Back to the Basics: The Nuts and Bolts of Facebook Audiences
But sometimes, we need to dive into the more “hands-on” aspects of Ad platforms.
So I’m introducing a new “Back to the Basics” series where I’ll discuss different elements of advertising on various ad platforms.
This week’s topic of discussion is Facebook Audiences.
Website Traffic Audiences
First, let’s talk about “Website Traffic” audiences.
These require the installation of the Facebook remarketing pixel throughout your entire website.
The first step is to decide if you want people who meet ANY or ALL of the criteria you select. This will vary based on the audience you want to create.
You’ll select ALL when you want to create a very targeted audience that has a specific goal.
In the example I’ve prepared below, I selected ALL because I decided I wanted to target the people who spend the most time on my website, but also had visited a page about bitcoin.
In some instances, you might prefer to exclude all people who have visited confirmation pages (see the blue arrow for the button to exclude criteria).
However, I recommend that you create an audience from these converters, which you can then exclude from your advertising.
In addition, once you’ve captured a conversion, you can also reach out to those leads and customers via your list.
Other criteria you can use to exclude people are pages visited, time spent on site, etc.
Now, I’ve been talking about these as exclusion audiences, but you can also create target audiences this way. You may not ever actually target these audiences, though.
What you will likely do is create a lookalike based on web visitor and customer behavior. We’ll discuss this more in a few minutes.
Lastly, don’t forget to give your audience a useful name!
Custom Audience of Converters
Let’s look at creating an audience of people who have hit your confirmation, or thank you, page.
You’ll use this list to add as an exclusion to most of your campaigns.
“People who visited specific web pages” will be your primary criteria.
I recommend setting the date range to the maximum, which is 180 days. This will give you a larger exclusion audience.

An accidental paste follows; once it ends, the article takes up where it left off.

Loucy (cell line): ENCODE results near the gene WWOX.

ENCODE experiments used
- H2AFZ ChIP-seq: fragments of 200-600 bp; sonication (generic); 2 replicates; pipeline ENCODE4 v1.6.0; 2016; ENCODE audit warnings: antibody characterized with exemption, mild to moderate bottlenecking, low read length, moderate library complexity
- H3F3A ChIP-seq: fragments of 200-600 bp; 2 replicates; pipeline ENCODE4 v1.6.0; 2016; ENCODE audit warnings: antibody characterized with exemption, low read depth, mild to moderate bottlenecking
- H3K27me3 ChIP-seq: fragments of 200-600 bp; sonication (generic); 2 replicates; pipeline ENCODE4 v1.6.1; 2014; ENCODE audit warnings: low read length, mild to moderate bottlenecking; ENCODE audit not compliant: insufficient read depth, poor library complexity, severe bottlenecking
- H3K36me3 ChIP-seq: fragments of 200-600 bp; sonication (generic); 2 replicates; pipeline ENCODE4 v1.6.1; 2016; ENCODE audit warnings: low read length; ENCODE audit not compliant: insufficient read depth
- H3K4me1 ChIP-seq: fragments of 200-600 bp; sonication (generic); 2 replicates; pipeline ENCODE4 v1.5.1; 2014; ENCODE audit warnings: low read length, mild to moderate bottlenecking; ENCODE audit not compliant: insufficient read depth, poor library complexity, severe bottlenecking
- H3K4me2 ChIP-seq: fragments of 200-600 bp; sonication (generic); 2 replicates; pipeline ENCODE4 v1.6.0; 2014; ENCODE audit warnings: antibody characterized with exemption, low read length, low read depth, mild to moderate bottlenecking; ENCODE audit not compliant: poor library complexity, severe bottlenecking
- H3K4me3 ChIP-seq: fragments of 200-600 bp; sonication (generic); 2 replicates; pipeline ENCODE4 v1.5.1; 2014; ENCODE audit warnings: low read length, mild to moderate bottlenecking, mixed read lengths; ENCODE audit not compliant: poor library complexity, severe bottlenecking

How you want to set up this audience with the URL will change depending on your website. If there are multiple pages, you need to find the common element they all “contain,” so that you can target it.
If you need to exclude other pages that also include that phrase, you can use the “Exclude” button.
For example, if your landing page and thank you page use the same /directory/, but have a different /sub-directory/, you could include /directory/ but exclude /landing-sub-directory/.
“Customer File” audience
Before we discuss the tactical elements of Customer Files, let’s first talk about creating “Customer File” audiences.
Since you own this data, you can segment out whatever information you need.
For your exclusion audience, you’d definitely want to pull together all existing customers.
But I recommend a larger exclusion audience, and then I recommend you pull together lists of customers of specific products.
The reason for this is that you can model other audiences based on these customers.
When you have these lists created, you can start getting more creative, especially if your marketing intelligence suite is strong.
- Lists of customers with a lifetime value (LTV) in the top 20% of customers. We know 80% of our sales come from 20% of our customers… this is a cheat to try to approximate that effect.
- Or, you can simply include LTV with your general customer list and let Facebook do the work for you. This is a new feature, so buyer beware.
- Lists of people who have been customers for more than 2 years (longevity is valuable).
- Lists of people who are subscribed to multiple products. We know that these people have purchased more than one product, they’re valuable customers. A model based on their profile would likely also have that value.
Now, you match the email addresses for each of your customers to the audience profile you’ve selected.
To get these audiences created on Facebook, you select the Customer File option under “Create Custom Audience.”
The last audiences we need to discuss are lookalike audiences.
We’ve already mentioned these a few times.
They’re audiences that are algorithmically modelled after one of your other audiences.
To get to this option, simply click the “Lookalike Audience” option underneath the “Create Audience” menu.
- Select your source, or the audience you want to use as a model
- Select the location you want to target
- Select your audience size
My tip on audience size is to start small.
You want to start with an audience that’s maybe a million people, maybe less if you’re targeting a smaller country.
I usually start with an audience that is the size of 1-2% of the overall population.
This also ensures that you have a tighter match with your model.
Once you’ve proven the success of the Lookalike Audience, you can create another version with a greater percentage of the population.
You’ll start to see diminishing returns, but will see greater scale.
There are many more types of audiences you can create in Facebook.
We don’t have time to go into all of them in detail, but the Website Traffic and Customer Files are the two most effective tactics I use.
For a quick idea of your options, however:
- Engagement audiences
- People who have viewed your videos on Facebook
- People who have viewed your Canvas
- People who have interacted with your Facebook or Instagram pages
- People who have interacted with your events on Facebook
- App interactions
- Offline data
Now that you know your options, play around with them! And share your results with us.
You never know when you’ll hit the audience that is just right for reaching your customers.
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